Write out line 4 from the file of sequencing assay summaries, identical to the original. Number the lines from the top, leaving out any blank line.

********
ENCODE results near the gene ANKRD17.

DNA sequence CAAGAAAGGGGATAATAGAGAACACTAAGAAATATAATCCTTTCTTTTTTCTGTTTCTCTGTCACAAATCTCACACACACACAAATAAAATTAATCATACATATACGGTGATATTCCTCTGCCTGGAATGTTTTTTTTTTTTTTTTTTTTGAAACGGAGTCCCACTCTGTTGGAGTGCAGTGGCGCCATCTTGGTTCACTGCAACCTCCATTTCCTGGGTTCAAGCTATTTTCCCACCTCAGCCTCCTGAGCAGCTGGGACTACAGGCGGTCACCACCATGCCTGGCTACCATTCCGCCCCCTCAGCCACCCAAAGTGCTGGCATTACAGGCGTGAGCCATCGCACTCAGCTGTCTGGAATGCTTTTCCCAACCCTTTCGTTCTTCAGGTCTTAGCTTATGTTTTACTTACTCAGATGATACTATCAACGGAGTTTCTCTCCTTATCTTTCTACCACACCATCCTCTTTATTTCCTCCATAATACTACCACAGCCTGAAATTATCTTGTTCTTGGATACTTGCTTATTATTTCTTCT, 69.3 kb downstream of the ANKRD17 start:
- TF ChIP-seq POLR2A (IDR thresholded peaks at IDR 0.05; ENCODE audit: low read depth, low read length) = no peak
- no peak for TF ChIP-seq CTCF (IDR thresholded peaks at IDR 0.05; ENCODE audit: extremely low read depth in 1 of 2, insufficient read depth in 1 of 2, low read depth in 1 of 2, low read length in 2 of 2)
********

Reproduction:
- no peak for TF ChIP-seq CTCF (IDR thresholded peaks at IDR 0.05; ENCODE audit: extremely low read depth in 1 of 2, insufficient read depth in 1 of 2, low read depth in 1 of 2, low read length in 2 of 2)